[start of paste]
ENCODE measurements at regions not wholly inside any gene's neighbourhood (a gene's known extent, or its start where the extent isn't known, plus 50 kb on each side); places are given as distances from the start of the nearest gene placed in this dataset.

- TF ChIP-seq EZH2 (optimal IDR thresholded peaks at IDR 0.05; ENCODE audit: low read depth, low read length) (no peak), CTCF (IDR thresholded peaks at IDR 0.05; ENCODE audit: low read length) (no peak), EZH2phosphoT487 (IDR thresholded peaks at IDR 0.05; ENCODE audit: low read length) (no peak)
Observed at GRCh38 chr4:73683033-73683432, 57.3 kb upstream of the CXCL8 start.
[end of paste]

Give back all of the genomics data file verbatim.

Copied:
ENCODE measurements at regions not wholly inside any gene's neighbourhood (a gene's known extent, or its start where the extent isn't known, plus 50 kb on each side); places are given as distances from the start of the nearest gene placed in this dataset.

- TF ChIP-seq EZH2 (optimal IDR thresholded peaks at IDR 0.05; ENCODE audit: low read depth, low read length) (no peak), CTCF (IDR thresholded peaks at IDR 0.05; ENCODE audit: low read length) (no peak), EZH2phosphoT487 (IDR thresholded peaks at IDR 0.05; ENCODE audit: low read length) (no peak)
Observed at GRCh38 chr4:73683033-73683432, 57.3 kb upstream of the CXCL8 start.